On Economic Growth, Employment, and Decent Work (SDGs and Our Work)

Photo Description: Project 3E student, Chizaram, receives her seed capital to start a small business and hire other youth in her community.

(Editor’s note: This post is part of a series covering YTF’s work with the United Nation’s Sustainable Development Goals. See more of the series here.)

YTF youth entrepreneurial programs teach innovation and empathy-driven engineering design processes which inspires youth to become the next generation of change leaders—leading the way from “Aid to Africa” to “Made in Africa”.

It is estimated that, by 2050, 1.8 billion babies will be born in Africa—doubling the continent’s current population. One fifth of the children under 18 in Africa will live in Nigeria.[1]  By 2050, Nigeria will have the 5th largest percent of youth ages 0-19 in the world.[2] Throughout Sub-Saharan Africa, a great majority of youth have been orphaned at young ages—making them the head of the household at young ages. Currently in Kenya, 72% of the population is under 30 years old.[3] At 69.9%, Uganda has the highestpercent of youth ages 0-24 in the entire world.[4]

Youth bulge is a significant factor in Africa—this occurs when there are disproportionate percentages of a country’s population being of youth ages. It is projected that there will not be enough jobs through traditional employment routes. For example, recent reports show that the labor market in Sub-Saharan Africa fails to guarantee sustainable livelihood opportunities to the majority of youth living in rural areas.[5]

Youth are predominantly trapped in the retail sector in low-growth, low-innovation businesses that make use of older technology.[6] Through innovative technology and networks of global peers and mentors, YTF programs teach empathy-driven engineering design process and problem-based scientific inquiry that lead youth to identify solutions and invent answers to important topics or concerns in their communities.

3D Africa increases the value chain from low-end businesses through the use of 3D printing which allows youth and women entrepreneurs to not only sell products and services locally, but adds the capacity to sell within country and to export to other countries. 3D Africa provides and increases sustainable and stable livelihood opportunities, especially for youth and women in rural settings, and decreases vulnerable employment for youth and women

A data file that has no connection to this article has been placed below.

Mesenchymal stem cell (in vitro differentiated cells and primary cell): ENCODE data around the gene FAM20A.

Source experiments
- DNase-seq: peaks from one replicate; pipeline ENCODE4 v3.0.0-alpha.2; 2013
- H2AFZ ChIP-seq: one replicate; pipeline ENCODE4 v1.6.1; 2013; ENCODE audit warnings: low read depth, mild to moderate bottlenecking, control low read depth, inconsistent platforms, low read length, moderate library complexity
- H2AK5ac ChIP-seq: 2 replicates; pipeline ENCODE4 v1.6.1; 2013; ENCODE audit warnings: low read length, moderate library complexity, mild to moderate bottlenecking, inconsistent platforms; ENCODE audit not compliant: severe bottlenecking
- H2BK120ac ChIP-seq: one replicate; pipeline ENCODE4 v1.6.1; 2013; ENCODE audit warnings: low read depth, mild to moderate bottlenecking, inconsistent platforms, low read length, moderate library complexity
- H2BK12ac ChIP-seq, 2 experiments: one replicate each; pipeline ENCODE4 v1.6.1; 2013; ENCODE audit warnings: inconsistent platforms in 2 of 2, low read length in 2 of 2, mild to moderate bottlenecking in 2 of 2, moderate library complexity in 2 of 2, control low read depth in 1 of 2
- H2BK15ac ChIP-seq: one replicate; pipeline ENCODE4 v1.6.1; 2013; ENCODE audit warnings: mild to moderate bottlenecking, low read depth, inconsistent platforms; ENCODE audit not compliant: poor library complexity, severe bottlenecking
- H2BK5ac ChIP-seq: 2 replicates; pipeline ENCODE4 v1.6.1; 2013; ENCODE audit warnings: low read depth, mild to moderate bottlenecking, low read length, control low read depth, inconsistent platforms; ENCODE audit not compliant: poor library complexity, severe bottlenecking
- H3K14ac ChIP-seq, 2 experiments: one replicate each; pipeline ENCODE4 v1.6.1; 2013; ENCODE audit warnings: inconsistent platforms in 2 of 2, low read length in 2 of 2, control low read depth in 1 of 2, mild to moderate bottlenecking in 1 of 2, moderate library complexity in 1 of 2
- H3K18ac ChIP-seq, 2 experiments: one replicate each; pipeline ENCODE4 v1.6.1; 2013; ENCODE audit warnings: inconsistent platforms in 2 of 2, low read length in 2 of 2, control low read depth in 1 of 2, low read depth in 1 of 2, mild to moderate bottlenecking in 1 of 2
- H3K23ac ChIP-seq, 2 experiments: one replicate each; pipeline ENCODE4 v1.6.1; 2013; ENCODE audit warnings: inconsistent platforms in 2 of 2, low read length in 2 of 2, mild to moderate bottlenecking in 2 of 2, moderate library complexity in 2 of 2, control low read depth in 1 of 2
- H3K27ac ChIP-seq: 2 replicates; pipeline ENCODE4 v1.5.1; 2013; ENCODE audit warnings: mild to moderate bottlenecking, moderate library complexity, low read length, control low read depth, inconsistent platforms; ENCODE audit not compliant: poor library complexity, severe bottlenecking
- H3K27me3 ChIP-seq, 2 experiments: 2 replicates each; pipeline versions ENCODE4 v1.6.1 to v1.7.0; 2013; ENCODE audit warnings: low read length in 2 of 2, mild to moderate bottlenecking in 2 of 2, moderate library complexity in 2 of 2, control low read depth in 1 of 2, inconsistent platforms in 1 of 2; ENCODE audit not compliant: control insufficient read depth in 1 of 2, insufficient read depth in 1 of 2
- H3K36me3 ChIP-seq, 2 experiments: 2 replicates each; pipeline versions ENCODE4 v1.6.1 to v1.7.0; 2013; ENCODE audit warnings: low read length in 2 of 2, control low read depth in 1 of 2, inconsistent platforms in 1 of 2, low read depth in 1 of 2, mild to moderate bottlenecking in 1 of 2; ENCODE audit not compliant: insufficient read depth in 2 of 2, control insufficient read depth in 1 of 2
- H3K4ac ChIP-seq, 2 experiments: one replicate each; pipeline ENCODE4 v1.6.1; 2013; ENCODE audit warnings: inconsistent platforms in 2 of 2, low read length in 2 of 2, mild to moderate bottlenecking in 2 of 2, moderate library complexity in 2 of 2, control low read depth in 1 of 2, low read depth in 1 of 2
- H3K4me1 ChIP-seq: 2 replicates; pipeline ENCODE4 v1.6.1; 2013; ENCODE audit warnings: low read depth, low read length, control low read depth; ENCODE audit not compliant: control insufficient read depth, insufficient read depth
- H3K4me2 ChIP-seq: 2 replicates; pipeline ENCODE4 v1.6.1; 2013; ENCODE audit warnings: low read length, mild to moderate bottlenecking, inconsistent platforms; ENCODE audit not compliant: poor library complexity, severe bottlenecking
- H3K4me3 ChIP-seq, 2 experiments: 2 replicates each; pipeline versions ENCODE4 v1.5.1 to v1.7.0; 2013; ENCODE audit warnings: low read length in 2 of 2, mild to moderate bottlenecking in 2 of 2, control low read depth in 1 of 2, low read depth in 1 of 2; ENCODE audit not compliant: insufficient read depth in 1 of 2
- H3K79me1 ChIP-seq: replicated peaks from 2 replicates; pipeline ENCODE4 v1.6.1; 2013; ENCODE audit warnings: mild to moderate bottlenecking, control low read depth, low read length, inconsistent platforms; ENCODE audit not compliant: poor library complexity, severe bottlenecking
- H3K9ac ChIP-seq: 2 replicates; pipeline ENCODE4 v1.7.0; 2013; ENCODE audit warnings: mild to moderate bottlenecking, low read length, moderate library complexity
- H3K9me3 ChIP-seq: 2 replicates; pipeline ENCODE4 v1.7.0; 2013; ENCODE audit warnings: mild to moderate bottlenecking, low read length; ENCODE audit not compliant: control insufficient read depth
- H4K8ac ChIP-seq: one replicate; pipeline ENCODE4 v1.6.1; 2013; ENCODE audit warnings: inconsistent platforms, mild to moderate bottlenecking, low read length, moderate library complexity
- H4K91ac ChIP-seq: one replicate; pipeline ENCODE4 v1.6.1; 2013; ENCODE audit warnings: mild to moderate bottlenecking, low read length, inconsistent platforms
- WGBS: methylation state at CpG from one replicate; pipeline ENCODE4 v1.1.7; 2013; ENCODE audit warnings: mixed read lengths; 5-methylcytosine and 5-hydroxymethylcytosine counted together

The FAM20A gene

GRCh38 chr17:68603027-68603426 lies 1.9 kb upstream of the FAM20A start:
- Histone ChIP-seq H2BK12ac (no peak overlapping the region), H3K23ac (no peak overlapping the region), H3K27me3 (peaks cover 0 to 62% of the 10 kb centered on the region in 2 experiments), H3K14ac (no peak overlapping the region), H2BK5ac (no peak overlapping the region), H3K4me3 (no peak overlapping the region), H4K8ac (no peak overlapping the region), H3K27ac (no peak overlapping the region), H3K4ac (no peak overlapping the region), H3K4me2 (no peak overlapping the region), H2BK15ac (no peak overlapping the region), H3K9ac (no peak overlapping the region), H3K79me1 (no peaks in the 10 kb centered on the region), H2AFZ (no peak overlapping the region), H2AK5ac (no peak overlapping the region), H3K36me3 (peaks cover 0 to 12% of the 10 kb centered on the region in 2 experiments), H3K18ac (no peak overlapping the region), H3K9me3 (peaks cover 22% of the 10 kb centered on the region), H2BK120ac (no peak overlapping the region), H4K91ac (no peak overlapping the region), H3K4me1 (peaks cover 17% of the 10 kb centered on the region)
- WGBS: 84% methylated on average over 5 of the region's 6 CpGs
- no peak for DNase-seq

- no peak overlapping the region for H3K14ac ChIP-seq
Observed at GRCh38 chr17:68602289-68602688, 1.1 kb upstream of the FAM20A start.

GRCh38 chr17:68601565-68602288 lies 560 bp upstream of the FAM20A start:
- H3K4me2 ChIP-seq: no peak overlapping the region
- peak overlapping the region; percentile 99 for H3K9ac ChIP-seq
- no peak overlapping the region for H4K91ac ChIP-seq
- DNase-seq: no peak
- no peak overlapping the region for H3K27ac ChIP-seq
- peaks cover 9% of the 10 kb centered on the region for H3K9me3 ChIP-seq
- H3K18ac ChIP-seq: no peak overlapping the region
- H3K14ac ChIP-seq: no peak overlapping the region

Entrepreneurial business development for youth is not only a significant engine for growth in Sub-Saharan Africa, but is a critical livelihood opportunity for youth. YTF programs provide youth with education, technology, and innovation skills along with business development training that increases youth access to financial services and products to start or diversify businesses.

Nigerian Women Entrepreneurs Mobile Value Added Services. YTF empowers women entrepreneurs through business, financial capabilities, and mobile technology skill training for women entrepreneurs throughout Nigeria. Women are trained to profitably expand their existing business, broaden their access to financial services, integrate the use of mobile technologies, and gain business development skills from industry tours, “Power Hour” business networking, and mentorship from other women entrepreneurs.

Since the 2012 launch, 5,415 women entrepreneurs have participated in the program resulting in 93% reporting an increase in business activity, 18% have expanded their business, 78% have more confidence in hiring additional employees, 97% have improved bookkeeping practices, and 90% are more empowered in their households and communities.

Read More: World Economic Forum, Q & A: 60 Seconds with Njideka Harry


[1] UNICEF. Generation 2030│Africa. August, 2014. www.unicef.org/publications/files/Generation_2030_Africa.pdf
[2] The World Bank. Health Nutrition and Population Statistics: Population estimates and projections. (World DataBank, 2014 data). Retrieved June, 2015 at: http://databank.worldbank.org/data/home.aspx
[3] United Nations. World Population Prospects: The 2012 Revision. Retrieved June 2015 at: http://esa.un.org/unpd/wpp/Excel-Data/population.htm
[4] CIA. The World Factbook. Age Structure. Retrieved June 2015 at https://www.cia.gov/library/publications/resources/the-world-factbook/fields/2010.html#ug/
[5] International Labour Office and MasterCard Foundation 2015 Report, Youth and Rural Development: Evidence from 25 School-to-Work Transition Surveys. April 15, 2015. Found at: http://www.ilo.org/wcmsp5/groups/public/—dgreports/—dcomm/documents/publication/wcms_360558.pdf
[6] IDRC/CRDI 2015 Global Entrepreneurship Monitor Report, Africa’s Young Entrepreneurs: Unlocking the Potential for a Brighter Future. September 2015. Found at: http://www.idrc.ca/EN/Documents/Africas-Young-Entrepreneurs-Unlocking-the-Potential-for-a-Brighter-Future.pdf
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